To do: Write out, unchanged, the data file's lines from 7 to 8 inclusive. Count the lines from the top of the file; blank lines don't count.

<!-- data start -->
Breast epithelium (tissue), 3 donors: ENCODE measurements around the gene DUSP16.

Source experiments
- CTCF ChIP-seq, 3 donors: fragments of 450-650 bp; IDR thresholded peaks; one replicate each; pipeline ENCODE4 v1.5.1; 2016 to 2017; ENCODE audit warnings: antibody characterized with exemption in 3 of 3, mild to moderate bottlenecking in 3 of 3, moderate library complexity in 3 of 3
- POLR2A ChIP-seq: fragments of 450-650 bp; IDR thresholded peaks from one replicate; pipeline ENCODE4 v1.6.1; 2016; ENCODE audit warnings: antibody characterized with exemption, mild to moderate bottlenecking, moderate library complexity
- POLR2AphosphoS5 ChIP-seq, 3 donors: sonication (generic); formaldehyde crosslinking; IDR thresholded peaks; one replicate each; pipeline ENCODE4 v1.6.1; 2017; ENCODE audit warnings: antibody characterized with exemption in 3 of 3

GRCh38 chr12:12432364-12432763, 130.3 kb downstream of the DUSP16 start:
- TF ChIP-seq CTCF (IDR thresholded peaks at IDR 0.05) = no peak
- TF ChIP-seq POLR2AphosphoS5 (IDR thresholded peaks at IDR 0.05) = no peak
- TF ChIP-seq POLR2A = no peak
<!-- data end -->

- TF ChIP-seq CTCF (IDR thresholded peaks at IDR 0.05) = no peak
- TF ChIP-seq POLR2AphosphoS5 (IDR thresholded peaks at IDR 0.05) = no peak